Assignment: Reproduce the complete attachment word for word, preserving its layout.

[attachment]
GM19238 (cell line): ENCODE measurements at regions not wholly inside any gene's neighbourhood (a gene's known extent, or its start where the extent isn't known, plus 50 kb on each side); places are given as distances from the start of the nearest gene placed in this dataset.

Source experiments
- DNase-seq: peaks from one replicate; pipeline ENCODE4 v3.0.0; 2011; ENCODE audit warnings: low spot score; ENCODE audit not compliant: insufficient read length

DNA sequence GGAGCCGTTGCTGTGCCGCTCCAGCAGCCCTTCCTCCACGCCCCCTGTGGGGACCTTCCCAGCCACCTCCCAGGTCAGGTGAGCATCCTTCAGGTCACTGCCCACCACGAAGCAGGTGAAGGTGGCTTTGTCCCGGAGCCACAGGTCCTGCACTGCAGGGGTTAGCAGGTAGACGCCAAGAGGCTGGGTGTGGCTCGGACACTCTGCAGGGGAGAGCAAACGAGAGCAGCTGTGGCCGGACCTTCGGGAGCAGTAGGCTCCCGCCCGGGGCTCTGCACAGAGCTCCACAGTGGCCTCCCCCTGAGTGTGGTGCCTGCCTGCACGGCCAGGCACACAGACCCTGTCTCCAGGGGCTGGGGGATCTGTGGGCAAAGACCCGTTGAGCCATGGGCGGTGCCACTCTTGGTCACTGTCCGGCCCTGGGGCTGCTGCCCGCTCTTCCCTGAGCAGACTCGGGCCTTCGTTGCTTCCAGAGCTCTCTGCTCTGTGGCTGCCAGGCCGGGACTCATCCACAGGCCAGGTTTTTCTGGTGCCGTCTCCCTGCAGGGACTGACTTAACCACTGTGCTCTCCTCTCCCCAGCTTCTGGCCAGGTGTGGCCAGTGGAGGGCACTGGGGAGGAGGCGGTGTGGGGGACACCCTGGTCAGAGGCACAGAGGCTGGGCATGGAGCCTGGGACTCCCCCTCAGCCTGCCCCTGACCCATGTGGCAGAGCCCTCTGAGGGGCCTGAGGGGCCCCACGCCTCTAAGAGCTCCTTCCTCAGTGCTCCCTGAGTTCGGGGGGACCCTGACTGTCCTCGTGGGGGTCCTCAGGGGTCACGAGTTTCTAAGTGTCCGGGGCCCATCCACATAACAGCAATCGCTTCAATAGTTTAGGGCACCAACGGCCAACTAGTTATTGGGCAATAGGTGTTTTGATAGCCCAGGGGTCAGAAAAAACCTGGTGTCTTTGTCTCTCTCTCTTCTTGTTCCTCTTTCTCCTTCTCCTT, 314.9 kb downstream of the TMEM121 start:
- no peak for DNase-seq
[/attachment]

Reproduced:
GM19238 (cell line): ENCODE measurements at regions not wholly inside any gene's neighbourhood (a gene's known extent, or its start where the extent isn't known, plus 50 kb on each side); places are given as distances from the start of the nearest gene placed in this dataset.

Source experiments
- DNase-seq: peaks from one replicate; pipeline ENCODE4 v3.0.0; 2011; ENCODE audit warnings: low spot score; ENCODE audit not compliant: insufficient read length

DNA sequence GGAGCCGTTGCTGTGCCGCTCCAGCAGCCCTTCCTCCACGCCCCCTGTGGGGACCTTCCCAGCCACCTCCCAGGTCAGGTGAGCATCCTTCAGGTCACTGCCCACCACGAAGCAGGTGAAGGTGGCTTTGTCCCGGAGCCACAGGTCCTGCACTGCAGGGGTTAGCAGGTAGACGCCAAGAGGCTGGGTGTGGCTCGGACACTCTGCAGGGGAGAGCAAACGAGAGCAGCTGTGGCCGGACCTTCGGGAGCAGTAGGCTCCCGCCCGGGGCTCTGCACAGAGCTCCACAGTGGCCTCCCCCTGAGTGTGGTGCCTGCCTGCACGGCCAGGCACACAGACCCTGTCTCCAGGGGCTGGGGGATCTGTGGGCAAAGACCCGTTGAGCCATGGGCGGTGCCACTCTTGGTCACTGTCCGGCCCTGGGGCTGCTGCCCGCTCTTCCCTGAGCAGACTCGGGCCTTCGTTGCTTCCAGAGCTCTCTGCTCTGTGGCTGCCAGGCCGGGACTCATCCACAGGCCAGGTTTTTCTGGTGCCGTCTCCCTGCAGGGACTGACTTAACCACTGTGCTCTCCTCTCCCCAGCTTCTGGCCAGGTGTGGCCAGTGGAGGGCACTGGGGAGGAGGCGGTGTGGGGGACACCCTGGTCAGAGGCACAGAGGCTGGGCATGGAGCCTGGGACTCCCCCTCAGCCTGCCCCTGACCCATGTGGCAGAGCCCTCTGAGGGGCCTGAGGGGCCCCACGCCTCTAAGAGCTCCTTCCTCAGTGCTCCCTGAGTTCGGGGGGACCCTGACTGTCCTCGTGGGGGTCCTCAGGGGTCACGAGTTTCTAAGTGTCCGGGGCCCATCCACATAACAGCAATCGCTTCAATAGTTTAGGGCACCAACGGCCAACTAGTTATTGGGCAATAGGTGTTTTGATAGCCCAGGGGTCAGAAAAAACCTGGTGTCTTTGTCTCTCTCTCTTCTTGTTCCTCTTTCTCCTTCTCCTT, 314.9 kb downstream of the TMEM121 start:
- no peak for DNase-seq